Australian Property update, Chris Lioutas Insight Investment Services
The Australian property market remains in a state of flux, but the outlook looks significantly better than it did back in march, thanks to a combination of extraordinary fiscal and monetary stimulus and other government measures, which were needed following the government’s chosen virus Policy path of suppression (ie. Lockdowns).
On the commercial property front, retail and office property values have seen somewhat of a recovery, but remain well off their pre-virus highs, whilst industrial property values have powered ahead helped by the growing thematic shift to online retail. There are still plenty of issues to work through on the retail and office front, with significant pressure remaining on tenants, tenant re-leasing spreads and space, landlord incentives, and demand/supply dynamics. Some properties, landlords, and tenants will fare better than others. At this stage, there are still too many unknowns regarding the ongoing government response to the virus, the potential for a vaccine, and how much of the changed consumer and business behaviour is temporary versus permanent. Commercial property will recover; however, those unknowns will dictate how long the recovery takes.
On the residential property front, current market conditions are significantly better than expected earlier in the year, where some were expecting a more than 20% fall in property prices on rising unemployment.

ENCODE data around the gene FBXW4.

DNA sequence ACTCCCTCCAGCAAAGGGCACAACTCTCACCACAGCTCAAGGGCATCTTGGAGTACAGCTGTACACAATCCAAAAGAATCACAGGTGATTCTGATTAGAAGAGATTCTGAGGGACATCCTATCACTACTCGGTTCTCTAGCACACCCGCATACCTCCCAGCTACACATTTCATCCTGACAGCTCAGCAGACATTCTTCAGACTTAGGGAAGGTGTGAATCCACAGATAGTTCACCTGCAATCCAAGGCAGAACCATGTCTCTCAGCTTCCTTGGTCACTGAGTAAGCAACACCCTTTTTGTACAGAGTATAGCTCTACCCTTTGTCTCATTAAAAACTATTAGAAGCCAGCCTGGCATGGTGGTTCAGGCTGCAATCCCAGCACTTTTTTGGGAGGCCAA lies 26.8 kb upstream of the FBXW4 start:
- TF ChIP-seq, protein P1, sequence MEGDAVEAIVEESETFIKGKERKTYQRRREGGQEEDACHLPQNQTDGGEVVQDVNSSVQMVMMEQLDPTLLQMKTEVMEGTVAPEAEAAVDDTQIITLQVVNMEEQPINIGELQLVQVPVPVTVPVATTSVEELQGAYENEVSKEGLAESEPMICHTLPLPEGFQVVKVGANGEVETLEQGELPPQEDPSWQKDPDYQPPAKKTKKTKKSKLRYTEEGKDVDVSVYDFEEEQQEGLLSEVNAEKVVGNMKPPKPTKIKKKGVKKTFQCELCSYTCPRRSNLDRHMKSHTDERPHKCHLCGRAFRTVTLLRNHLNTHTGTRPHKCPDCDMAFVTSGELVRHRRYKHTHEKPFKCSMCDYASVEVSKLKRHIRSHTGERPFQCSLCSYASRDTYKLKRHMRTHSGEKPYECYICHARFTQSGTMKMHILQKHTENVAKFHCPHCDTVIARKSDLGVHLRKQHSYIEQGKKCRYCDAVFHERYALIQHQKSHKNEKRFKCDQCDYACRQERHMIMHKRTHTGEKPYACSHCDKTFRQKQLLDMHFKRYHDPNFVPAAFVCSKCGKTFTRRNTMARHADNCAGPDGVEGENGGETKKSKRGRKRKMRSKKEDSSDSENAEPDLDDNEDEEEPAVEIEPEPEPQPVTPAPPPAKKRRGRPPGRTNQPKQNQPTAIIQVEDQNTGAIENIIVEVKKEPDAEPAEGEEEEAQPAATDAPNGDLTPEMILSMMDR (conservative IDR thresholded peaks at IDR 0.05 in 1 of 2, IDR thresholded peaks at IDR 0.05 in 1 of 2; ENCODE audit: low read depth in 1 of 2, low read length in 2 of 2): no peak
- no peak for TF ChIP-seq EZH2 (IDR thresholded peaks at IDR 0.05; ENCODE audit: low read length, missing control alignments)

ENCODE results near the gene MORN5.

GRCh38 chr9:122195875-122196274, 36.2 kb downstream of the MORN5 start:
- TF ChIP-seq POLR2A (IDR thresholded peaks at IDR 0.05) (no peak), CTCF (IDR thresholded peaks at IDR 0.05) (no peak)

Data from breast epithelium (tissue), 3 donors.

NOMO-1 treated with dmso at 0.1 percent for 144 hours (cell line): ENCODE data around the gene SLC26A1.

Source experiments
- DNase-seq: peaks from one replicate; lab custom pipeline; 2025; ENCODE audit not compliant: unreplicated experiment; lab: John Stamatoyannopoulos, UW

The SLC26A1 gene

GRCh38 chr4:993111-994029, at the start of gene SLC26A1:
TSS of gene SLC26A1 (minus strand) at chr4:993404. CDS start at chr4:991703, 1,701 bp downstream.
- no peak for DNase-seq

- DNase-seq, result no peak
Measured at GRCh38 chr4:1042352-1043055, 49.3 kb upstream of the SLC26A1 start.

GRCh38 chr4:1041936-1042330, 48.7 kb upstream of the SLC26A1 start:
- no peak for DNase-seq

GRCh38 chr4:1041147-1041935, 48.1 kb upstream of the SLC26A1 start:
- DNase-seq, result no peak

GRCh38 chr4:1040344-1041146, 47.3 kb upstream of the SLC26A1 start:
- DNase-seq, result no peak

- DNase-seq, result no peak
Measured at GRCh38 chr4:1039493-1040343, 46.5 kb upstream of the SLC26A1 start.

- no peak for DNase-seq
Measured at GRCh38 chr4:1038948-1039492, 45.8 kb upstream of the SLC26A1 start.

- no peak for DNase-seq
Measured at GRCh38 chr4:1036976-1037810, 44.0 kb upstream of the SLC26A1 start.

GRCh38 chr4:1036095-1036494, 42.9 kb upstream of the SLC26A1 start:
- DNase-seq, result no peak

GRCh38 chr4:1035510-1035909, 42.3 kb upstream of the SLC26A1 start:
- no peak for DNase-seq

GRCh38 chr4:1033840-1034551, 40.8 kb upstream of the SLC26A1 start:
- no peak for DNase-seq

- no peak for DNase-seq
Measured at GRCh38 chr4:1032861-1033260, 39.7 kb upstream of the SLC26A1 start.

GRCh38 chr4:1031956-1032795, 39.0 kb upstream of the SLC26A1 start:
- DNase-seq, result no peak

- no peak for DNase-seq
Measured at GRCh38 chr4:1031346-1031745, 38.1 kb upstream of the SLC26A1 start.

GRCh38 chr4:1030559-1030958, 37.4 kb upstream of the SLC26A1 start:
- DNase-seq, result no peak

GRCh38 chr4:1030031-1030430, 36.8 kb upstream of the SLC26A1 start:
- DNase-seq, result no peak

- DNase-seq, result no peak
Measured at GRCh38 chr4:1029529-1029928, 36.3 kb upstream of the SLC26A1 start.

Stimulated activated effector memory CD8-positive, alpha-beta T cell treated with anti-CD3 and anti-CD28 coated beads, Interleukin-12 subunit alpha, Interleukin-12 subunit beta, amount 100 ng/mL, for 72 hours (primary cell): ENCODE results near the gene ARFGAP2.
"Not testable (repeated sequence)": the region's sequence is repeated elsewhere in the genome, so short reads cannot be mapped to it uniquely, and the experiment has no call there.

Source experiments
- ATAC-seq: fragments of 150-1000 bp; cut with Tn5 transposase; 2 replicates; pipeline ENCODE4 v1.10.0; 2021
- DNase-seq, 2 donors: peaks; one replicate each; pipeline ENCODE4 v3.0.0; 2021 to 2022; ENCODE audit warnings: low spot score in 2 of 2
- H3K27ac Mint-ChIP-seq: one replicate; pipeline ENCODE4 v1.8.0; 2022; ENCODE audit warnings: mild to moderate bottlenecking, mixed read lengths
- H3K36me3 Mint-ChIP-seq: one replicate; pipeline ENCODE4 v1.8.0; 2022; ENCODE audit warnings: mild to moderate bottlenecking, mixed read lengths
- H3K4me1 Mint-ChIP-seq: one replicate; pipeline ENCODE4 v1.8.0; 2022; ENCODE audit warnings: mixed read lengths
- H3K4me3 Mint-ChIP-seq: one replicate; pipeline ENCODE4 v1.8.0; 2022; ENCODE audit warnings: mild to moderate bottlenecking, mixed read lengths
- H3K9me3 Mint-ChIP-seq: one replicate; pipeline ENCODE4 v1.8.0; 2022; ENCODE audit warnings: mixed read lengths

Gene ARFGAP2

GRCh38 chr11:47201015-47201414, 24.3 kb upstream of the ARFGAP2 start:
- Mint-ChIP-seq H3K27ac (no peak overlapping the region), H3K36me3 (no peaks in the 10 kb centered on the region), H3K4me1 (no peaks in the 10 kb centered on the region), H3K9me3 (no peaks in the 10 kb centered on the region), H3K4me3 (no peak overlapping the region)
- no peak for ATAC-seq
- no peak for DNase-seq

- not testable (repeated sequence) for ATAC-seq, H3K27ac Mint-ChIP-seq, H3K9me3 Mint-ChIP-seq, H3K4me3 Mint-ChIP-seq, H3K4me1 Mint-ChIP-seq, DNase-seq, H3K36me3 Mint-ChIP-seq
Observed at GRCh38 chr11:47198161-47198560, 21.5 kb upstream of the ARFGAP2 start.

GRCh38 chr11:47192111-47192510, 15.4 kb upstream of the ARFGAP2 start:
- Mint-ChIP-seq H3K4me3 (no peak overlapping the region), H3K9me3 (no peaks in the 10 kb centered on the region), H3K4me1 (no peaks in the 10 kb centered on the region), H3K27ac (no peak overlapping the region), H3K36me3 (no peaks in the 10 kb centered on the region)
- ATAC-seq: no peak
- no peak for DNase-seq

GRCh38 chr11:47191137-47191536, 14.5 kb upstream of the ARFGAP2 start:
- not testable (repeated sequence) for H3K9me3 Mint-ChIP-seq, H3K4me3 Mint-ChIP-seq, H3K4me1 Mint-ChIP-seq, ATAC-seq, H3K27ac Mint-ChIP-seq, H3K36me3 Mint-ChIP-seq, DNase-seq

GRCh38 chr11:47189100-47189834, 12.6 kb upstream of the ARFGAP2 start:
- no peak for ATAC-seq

That has not materialised due to 3 main factors: debt repayment deferrals from the banks, the extraordinary JobKeeper and JobSeeker programs, and the government “instructing” the banks not to foreclose on anything (ie. government and/or central bank would provide additional support if needed).
That has resulted in a very small fall year to date in the national capital city average with Melbourne and regional Western Australia being the hardest hit. Now volumes have undoubtedly been low whilst auction clearance rates have been rising over the last few months. Commonwealth Bank currently expects a peak to trough fall of around 6% nationally and for the trough to end in Q1 2021.
Index results as at 30 Sept 2020
We think there are way too many variables and unknowns right now to pick the direction of the residential housing market over the next 12-18 months. We think the government and central bank have and will do enough to limit any further material falls, but we’re not yet convinced that a price boom is likely either.
The case for a residential house price boom includes: -
Lower borrowing costs
A lowering of borrowing standards
Changes to bankruptcy laws
Government and central bank support of the mortgage market and any rising bad debts
Government needs to get the economy going and rising house prices will assist
The case against a residential house price boom includes: -
Tapering of JobKeeper and Seeker will see some households underwater versus their pre-virus incomes
Stubbornly high unemployment and very low wages growth
No immigration for some time
Oversupply of units/apartments in some cities
The household was already heavily indebted pre-virus (the most heavily indebted household sector in the world)
Potential drop in foreigners buying
We do know the residential landlord market remains tough from here in light of higher unemployment, low wages growth, and potential excess supply. Location and property differentiation will be key.
All in all, it’s impossible to conclude right now the next direction of residential housing prices. As much as governments and households are hoping for rising prices, hope is not an investment strategy.